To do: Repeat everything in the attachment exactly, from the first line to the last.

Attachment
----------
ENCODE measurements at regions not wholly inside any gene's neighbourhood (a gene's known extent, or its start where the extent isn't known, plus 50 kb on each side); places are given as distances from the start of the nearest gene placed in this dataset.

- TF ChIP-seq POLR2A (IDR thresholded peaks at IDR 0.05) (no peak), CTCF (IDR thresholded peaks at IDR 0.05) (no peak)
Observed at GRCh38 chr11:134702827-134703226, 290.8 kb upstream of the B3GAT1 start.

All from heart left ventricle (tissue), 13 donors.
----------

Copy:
ENCODE measurements at regions not wholly inside any gene's neighbourhood (a gene's known extent, or its start where the extent isn't known, plus 50 kb on each side); places are given as distances from the start of the nearest gene placed in this dataset.

- TF ChIP-seq POLR2A (IDR thresholded peaks at IDR 0.05) (no peak), CTCF (IDR thresholded peaks at IDR 0.05) (no peak)
Observed at GRCh38 chr11:134702827-134703226, 290.8 kb upstream of the B3GAT1 start.

All from heart left ventricle (tissue), 13 donors.